Interestingly enough, her ascension to a position in leadership means someone who represents a portion of San Diego now leads all but one faction of the Legislature. Both Senate leaders, Senate Pro Tem Toni Atkins and Senate Republican Leader Pat Bates, also have San Diego constituencies.
Governor-Elect Newsom Names Chief of Staff and Cabinet Secretary
On Friday, Governor-elect Gavin Newsom announced his first two appointees. Ann O'Leary, a senior policy advisor to Hillary Clinton, will serve as chief of staff. O'Leary will also be helping to lead the transition effort. Newsom also named Ana Matosantos as his Cabinet secretary. Matosantos has been a director of the state Department of Finance under the last two governors and brings with her plenty of Sacramento experience. Both women will have plenty to do before Newsom is sworn in on January 7th. The governor-elect also unveiled a new website where people can apply for administration jobs.
Governor Jerry Brown's Election Day Takeaways
In an interview last week, Governor Jerry Brown shared a few of his thoughts on the election results. On a national level, with Democrats now controlling the House and Republicans leading in the Senate, Brown expressed some optimism over the new balance-of-power, saying it may foster civil negotiations and even compromise moving forward. He also noted that it is imperative for the country to find a way to pull together.
Pertaining to Proposition 6, Governor Brown is pleased the measure failed. "People knew what they were voting for and they voted to build," Brown said. "That is a very hopeful sign." Further, in discussing plans for after his term expires, the Governor said he will remain involved in addressing the issue of climate change.
New Employment Law Will Impact Litigation of FEHA Claims in 2019
This past September, Governor Jerry Brown signed SB 1300 which amends the Fair Employment and Housing Act (FEHA) to limit the use of nondisparagement agreements and general releases; restrict the ability to summarily adjudicate harassment claims, and lower the legal standard for actionable harassment claims. This new law will take effect on January 1st. More specifically, SB 1300 notably rejects a federal court decision in Brooks v. City of San Mateo by stating that a single incident of harassing conduct is sufficient to bring a hostile work environment claim. Similarly, the new law also expressly rejects the "stray remarks doctrine" and instead provides that any discriminatory remark, even if made by a non-decision maker or not made directly in the context of an employment decision, may be relevant evidence of discrimination in a FEHA claim.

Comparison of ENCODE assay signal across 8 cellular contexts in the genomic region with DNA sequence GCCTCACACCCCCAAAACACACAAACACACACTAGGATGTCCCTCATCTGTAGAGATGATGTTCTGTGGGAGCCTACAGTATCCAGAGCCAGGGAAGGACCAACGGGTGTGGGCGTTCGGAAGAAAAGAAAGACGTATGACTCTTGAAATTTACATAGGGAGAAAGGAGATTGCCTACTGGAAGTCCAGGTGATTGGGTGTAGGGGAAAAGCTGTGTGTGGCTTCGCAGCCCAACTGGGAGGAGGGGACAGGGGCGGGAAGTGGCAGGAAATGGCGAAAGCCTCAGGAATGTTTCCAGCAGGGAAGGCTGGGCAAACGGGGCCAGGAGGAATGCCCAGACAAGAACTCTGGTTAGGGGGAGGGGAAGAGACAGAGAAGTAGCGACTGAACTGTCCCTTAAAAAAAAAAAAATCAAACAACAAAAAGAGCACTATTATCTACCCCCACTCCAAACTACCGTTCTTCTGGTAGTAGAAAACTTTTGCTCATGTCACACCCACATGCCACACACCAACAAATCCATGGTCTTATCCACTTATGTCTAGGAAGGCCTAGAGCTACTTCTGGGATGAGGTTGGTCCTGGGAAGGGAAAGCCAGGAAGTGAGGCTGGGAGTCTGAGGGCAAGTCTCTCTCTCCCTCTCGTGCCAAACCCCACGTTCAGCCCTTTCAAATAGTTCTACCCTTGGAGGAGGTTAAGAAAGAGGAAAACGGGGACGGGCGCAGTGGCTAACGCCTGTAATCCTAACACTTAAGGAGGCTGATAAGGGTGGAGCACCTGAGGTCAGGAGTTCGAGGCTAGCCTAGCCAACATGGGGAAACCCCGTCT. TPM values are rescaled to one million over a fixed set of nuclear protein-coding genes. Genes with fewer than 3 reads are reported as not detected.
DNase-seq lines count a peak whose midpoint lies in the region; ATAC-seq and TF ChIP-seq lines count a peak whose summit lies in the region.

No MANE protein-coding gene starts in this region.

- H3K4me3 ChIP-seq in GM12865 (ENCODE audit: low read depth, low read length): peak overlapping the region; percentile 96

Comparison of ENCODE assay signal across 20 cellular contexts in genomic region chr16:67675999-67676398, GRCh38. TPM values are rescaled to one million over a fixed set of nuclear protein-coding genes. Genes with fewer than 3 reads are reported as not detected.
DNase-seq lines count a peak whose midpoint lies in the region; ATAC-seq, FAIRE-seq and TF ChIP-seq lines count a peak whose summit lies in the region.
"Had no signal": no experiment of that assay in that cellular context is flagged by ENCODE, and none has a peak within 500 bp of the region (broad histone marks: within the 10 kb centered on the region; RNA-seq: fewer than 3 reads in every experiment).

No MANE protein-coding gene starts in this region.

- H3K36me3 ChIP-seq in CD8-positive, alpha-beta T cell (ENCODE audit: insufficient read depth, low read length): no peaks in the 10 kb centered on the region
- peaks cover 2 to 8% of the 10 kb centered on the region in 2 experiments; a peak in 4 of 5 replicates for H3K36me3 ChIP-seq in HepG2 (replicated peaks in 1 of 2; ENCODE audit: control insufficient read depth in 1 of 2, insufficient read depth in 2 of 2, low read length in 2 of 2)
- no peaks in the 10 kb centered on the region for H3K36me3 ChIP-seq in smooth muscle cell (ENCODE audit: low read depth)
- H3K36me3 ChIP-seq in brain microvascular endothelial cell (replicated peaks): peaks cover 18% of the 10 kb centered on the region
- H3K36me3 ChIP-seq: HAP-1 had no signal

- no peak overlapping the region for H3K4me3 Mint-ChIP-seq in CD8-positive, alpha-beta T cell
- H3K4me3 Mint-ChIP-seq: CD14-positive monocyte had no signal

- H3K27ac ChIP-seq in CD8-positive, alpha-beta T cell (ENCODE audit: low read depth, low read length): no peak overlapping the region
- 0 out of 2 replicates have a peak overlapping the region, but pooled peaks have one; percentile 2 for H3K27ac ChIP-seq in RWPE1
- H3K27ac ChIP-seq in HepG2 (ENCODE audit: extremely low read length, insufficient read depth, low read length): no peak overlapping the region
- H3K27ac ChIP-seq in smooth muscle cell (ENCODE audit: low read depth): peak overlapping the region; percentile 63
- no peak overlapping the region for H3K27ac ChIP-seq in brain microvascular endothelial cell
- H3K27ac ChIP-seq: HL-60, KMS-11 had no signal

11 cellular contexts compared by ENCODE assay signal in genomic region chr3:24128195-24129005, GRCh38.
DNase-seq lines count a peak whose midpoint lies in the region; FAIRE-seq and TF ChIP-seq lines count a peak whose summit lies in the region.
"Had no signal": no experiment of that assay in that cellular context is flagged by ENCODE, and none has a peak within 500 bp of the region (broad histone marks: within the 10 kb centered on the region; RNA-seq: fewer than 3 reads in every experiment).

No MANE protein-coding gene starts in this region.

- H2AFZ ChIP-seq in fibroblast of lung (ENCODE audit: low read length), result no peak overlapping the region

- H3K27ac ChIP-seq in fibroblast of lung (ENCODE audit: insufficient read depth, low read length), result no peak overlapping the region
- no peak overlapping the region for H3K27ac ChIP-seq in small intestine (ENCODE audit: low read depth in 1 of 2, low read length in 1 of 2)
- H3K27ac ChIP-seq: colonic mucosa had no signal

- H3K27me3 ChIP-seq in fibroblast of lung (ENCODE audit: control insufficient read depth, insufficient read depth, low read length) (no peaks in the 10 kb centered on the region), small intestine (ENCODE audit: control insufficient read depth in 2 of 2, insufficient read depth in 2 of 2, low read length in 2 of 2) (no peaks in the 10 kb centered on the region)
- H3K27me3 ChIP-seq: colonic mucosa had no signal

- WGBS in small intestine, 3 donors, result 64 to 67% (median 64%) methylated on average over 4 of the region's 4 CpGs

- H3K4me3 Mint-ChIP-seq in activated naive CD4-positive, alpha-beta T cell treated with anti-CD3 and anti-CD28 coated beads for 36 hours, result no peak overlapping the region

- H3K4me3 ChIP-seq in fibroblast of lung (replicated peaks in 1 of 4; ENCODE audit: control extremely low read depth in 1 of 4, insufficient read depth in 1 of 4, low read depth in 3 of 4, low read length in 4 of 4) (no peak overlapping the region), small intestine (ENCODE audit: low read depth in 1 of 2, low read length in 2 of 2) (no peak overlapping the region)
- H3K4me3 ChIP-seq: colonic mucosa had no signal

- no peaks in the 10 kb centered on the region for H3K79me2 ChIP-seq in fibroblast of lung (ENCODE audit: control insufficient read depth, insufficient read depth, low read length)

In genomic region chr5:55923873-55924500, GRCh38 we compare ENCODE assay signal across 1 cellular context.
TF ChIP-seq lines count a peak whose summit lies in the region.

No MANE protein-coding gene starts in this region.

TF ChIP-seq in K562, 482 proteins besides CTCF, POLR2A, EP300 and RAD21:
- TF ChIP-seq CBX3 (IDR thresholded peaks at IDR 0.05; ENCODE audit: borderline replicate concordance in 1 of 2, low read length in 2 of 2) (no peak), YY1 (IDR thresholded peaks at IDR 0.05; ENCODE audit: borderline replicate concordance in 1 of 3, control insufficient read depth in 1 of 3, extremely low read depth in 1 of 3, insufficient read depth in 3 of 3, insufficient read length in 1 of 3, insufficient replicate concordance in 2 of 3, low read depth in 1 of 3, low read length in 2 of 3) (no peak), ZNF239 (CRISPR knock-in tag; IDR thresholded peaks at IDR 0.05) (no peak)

In summary, businesses should familiarize themselves with SB 1300's changes to FEHA. While the legislation did not expressly provide any new protections for employees or impose any additional requirements on employers per se, it will make it much easier for employees to file, litigate, and ultimately prevail on harassment and discrimination claims against employers. This being the case, employers may wish to review their workplace policies to ensure they are fully compliant with the new law.
Utilities Face Growing Scrutiny Over Role in Deadly Wildfires
On Monday, the California Public Utilities Commission (CPUC) launched investigations into the regulatory compliance of electric facilities owned by Pacific Gas & Electric (PG&E) and Southern California Edison (SCE) related to three deadly fires. The investor-owned utilities (IOUs) had each filed electric safety incident reports on Thursday, alerting regulators of problems with a PG&E transmission line around the source of Butte County's Camp Fire and with SCE transmission lines near the Ventura County Hill Fire and the Los Angeles County Woolsey Fire. However, the cause of the fires has not been determined. Additionally, Senator Jerry Hill who has been a big critic of PG&E since 2010 has said that he is considering legislation that would break up the state's investor-owned utilities or make them public. Stay tuned...